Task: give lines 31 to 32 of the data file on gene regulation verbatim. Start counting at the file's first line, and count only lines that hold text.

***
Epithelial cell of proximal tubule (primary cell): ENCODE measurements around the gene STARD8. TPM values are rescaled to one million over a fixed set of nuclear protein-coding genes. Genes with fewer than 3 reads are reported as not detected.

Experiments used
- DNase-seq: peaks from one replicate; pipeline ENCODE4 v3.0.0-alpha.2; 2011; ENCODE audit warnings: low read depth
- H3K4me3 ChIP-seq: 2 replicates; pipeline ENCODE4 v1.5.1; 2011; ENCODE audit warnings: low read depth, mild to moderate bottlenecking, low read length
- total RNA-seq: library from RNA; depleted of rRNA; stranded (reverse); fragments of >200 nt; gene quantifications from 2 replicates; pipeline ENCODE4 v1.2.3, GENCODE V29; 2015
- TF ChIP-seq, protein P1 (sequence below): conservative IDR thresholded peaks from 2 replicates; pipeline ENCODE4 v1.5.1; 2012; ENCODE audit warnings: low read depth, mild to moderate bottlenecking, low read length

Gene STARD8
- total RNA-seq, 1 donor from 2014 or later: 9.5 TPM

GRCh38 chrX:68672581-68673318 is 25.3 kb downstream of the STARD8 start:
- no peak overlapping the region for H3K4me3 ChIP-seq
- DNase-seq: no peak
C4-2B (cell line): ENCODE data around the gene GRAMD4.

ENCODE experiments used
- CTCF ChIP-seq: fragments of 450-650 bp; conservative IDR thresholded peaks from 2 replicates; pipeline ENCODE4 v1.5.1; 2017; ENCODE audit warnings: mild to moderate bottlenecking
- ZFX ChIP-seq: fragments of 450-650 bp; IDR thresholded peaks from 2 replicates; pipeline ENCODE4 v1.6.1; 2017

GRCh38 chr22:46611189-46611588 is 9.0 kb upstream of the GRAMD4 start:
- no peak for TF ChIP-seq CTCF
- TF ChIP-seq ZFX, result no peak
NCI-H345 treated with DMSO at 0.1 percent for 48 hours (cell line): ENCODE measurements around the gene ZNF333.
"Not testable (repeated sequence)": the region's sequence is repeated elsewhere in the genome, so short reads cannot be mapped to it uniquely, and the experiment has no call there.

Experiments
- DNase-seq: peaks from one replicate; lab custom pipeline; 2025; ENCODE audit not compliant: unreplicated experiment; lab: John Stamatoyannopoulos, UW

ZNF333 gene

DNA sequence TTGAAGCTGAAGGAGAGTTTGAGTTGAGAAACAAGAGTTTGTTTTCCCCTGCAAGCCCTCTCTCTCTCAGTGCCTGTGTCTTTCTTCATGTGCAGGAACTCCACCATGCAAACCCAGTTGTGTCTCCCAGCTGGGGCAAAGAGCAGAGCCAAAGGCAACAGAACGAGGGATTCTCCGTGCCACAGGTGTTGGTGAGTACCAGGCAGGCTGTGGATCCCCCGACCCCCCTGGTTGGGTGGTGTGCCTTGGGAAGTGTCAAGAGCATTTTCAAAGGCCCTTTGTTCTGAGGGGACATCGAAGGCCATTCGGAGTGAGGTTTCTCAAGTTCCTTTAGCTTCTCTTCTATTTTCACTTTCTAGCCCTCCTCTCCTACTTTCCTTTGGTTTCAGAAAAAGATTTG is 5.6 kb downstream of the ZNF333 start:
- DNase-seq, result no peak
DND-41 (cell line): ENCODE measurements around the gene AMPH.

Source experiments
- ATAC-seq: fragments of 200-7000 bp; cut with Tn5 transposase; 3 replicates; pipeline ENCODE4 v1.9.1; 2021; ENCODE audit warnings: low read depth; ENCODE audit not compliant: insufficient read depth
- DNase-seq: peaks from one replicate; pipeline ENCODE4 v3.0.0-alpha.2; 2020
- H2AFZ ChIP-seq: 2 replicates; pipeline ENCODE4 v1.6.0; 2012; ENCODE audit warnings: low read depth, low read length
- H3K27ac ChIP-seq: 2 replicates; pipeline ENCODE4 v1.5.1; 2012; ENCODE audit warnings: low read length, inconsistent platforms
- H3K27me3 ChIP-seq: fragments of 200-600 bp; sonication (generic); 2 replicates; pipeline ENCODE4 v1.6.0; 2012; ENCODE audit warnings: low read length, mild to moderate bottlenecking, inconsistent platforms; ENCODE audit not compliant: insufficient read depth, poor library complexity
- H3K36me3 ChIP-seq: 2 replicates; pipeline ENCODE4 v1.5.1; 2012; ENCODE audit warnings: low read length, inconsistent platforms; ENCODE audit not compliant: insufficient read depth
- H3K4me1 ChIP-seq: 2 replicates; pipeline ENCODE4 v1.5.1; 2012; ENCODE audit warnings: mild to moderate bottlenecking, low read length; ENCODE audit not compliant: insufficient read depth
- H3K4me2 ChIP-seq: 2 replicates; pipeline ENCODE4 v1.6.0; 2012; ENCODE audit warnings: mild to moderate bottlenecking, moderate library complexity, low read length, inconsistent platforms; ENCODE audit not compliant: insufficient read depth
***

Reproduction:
- H3K27ac ChIP-seq: 2 replicates; pipeline ENCODE4 v1.5.1; 2012; ENCODE audit warnings: low read length, inconsistent platforms
- H3K27me3 ChIP-seq: fragments of 200-600 bp; sonication (generic); 2 replicates; pipeline ENCODE4 v1.6.0; 2012; ENCODE audit warnings: low read length, mild to moderate bottlenecking, inconsistent platforms; ENCODE audit not compliant: insufficient read depth, poor library complexity